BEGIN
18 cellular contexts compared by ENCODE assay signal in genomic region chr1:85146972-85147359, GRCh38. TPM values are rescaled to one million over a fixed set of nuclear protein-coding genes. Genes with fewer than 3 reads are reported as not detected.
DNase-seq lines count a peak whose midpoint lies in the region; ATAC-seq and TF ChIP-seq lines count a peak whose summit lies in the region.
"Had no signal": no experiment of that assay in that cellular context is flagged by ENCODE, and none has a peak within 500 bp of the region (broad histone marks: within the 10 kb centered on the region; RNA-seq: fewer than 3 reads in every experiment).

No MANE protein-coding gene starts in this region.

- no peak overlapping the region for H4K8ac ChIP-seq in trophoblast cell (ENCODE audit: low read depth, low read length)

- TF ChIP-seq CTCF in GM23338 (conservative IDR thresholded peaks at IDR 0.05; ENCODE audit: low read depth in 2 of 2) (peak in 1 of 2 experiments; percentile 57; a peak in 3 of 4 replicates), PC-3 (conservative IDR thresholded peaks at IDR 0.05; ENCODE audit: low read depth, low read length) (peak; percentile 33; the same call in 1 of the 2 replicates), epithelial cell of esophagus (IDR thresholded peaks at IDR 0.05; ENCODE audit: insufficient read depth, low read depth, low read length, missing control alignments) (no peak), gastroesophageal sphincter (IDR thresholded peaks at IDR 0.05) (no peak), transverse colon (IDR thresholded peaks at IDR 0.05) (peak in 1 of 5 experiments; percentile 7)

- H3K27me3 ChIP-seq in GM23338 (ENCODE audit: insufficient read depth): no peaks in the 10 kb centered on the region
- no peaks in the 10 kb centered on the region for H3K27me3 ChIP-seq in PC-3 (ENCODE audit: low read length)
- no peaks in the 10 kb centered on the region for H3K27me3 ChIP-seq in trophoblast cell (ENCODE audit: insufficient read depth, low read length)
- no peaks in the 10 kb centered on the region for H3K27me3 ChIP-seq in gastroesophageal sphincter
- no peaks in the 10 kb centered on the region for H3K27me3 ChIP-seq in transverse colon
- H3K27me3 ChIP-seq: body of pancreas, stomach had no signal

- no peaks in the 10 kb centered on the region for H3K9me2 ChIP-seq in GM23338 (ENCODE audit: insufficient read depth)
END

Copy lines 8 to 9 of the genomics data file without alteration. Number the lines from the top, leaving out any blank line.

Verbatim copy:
- no peaks in the 10 kb centered on the region for H3K27me3 ChIP-seq in PC-3 (ENCODE audit: low read length)
- no peaks in the 10 kb centered on the region for H3K27me3 ChIP-seq in trophoblast cell (ENCODE audit: insufficient read depth, low read length)